Getting Started - Android

Project overview

This quick start will take you through the basics of usingChatkit with Android. At the end of it you will have a working implementation of a 1:1 chat, powered by Chatkit.

You should have some experience with Android development and Kotlin. You will also use some Git as well as Node.js for some additional scripting.
You will need the latest version of Android Studio installed, as well as Git, and Node.JS - 8 or above.

You will build an app with a single chatroom with two users in it - Alice and Bob, who can message each other in realtime. You will learn how to interact with the Chatkit API and connect various features together - such as users, messages and the chatroom itself.

The finished app will look like the one in the animation below.

The app you will be building

Preparation

Installing dependencies

To begin, clone the sample repository using Git:github.com/pusher/chatkit-getting-started-android.
The repository contains two directories - Chatkit-Getting-Started and server. The first one is the Android Studio Project, and the other contains some scripts you can use to create your chatting environment.

Creating a Chatkit instance

First, we need to create a Chatkit instance.

Head on to dash.pusher.com, and click on the Create button in the Chatkit box. Give your instance a name.

name your instance

Clicking the create button will take you to your instance’s dashboard. Click on the Credentials tab under your instance name, where you’ll see 2 long strings - Instance Locator, and Secret Key.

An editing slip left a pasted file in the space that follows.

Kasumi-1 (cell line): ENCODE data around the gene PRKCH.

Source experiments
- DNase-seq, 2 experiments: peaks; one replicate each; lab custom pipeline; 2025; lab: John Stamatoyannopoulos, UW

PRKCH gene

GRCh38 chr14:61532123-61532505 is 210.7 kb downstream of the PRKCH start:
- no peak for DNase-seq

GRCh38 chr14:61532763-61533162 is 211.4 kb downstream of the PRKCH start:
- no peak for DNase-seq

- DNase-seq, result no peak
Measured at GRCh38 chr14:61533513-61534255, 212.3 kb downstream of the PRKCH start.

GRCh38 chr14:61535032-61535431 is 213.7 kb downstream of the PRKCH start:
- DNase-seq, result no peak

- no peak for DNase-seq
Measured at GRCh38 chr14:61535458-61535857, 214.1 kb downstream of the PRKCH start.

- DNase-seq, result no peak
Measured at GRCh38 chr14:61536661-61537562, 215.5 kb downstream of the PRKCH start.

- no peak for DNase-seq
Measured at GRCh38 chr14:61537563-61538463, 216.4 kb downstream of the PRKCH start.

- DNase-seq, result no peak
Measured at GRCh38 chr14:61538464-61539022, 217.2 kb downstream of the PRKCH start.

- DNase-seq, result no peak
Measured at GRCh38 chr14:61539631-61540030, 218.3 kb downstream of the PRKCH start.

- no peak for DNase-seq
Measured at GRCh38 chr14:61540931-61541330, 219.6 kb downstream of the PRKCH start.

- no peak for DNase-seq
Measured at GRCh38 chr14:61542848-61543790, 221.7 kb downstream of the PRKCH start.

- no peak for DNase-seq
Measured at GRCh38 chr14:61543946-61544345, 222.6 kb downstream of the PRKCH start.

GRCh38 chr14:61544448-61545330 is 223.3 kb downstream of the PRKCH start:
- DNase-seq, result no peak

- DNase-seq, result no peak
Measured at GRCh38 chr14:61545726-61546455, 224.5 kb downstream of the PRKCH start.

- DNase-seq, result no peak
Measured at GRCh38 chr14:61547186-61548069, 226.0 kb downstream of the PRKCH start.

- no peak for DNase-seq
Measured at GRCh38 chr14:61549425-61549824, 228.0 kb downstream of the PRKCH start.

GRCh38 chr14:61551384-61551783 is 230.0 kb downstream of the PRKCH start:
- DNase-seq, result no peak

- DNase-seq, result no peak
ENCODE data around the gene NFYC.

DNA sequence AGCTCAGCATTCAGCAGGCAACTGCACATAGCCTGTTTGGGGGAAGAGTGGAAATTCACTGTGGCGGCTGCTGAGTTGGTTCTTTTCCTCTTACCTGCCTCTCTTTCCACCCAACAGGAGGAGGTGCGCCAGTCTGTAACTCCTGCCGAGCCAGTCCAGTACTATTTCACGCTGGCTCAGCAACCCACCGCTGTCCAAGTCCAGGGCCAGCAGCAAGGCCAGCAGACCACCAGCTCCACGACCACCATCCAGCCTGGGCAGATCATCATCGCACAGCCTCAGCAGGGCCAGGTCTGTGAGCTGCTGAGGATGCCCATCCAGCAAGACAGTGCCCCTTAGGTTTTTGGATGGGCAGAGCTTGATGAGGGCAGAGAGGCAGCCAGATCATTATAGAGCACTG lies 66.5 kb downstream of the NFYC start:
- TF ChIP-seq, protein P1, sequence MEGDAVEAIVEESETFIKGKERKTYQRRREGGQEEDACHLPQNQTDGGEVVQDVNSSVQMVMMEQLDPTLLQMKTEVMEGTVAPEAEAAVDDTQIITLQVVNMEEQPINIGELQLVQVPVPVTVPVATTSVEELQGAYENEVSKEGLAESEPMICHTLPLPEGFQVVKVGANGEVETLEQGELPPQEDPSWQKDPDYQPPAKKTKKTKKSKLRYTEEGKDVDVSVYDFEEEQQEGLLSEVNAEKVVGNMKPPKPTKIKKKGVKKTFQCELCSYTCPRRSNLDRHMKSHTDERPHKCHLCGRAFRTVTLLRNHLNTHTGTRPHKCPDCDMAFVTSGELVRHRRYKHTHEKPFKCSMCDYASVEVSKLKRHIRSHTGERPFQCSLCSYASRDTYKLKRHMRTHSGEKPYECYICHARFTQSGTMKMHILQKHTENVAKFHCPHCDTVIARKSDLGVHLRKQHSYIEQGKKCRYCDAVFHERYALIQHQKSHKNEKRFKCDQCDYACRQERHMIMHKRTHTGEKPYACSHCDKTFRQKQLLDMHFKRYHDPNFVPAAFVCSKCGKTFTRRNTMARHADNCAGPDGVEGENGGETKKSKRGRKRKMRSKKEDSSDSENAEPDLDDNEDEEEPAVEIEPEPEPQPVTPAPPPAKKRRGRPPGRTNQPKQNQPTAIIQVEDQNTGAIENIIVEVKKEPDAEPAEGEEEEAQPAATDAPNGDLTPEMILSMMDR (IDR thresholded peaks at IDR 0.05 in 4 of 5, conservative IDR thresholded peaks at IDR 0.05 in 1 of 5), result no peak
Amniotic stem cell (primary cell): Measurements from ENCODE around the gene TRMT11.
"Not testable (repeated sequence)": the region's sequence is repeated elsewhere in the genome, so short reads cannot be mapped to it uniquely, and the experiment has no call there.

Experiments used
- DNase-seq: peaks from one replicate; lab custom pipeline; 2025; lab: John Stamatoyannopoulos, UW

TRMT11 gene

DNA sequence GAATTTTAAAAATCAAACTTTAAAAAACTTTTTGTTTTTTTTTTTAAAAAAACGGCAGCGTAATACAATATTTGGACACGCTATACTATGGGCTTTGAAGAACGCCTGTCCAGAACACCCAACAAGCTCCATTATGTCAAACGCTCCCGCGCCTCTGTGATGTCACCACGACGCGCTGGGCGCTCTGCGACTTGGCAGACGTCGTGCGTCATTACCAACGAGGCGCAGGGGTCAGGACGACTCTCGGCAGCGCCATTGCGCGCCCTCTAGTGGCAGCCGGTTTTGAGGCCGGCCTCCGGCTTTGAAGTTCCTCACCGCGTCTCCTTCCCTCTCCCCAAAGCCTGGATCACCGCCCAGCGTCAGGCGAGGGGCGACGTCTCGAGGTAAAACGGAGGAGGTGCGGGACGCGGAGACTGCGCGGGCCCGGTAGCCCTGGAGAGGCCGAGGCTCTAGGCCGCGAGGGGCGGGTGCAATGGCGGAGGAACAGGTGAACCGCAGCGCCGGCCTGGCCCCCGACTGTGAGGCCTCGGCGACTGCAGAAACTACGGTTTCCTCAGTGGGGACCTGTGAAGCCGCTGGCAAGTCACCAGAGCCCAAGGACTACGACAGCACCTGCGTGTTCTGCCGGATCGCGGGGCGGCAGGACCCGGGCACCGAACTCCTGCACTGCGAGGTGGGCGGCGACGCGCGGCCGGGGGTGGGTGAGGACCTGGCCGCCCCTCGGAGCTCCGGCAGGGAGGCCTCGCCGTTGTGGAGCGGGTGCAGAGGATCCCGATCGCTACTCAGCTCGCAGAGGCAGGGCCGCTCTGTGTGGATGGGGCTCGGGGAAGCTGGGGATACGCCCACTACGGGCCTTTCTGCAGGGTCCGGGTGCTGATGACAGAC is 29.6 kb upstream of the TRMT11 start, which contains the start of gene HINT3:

They are unique for each instance. The instance locator lets your app connect to your Chatkit instance, and you will use the Secret Key on the server to authenticate clients. More on that in a bit.

your credentials

Creating users and rooms

Now that you have created and configured a new Chatkit instance, you will learn how to use a Chatkit server SDK to create some users, a chatroom, and populate it with messages.

In the directory that you cloned from GitHub, there is a serversubdirectory. Use your terminal app to cdinto it.

First, run npm install in that directory to install required dependencies. In this case, that’s just the @pusher/chatkit-serverpackage. This is our server SDK for Node.

Next, open the chatkit.js file in your editor, and replace the valuesYOUR_INSTANCE_LOCATOR and YOUR_SECRET_KEY with the instance locator and secret key values from your instance’s dashboard.
This file configures your Chatkit SDK for Node with the correct values, and exports the created Chatkit instance, so that we can re-use it elsewhere with a single import.

Open the create-environment.js file. It is a script that contains a single function create() that will perform the following in your Chatkit instance:

  • Create two users, alice and bob. You will later be able to log in using their user IDs.
  • Create a private room with the ID alice;bob with alice and bob as members of this room.
  • Create a series of messages between the two users in the chatroom created in the previous step.

To run this script, type npm run create-environment in your terminal. The script will let you know what's been successfully created or if there have been any errors that you need to address before moving on.

These are only a few of the operations you can do with Chatkit Node SDK. You can also do most of them using client SDKs, such as the one for Android. The only operation that is exclusive to the server is createUsers. User management is considered an admin operation and is not exposed to clients. You can read more about what’s available for you in the Chatkit Node SDK in the docs.

You’re done with the Node SDK for now, but before moving onto the app part of this guide, lets have a look at another feature of the Chatkit dashboard - the instance inspector.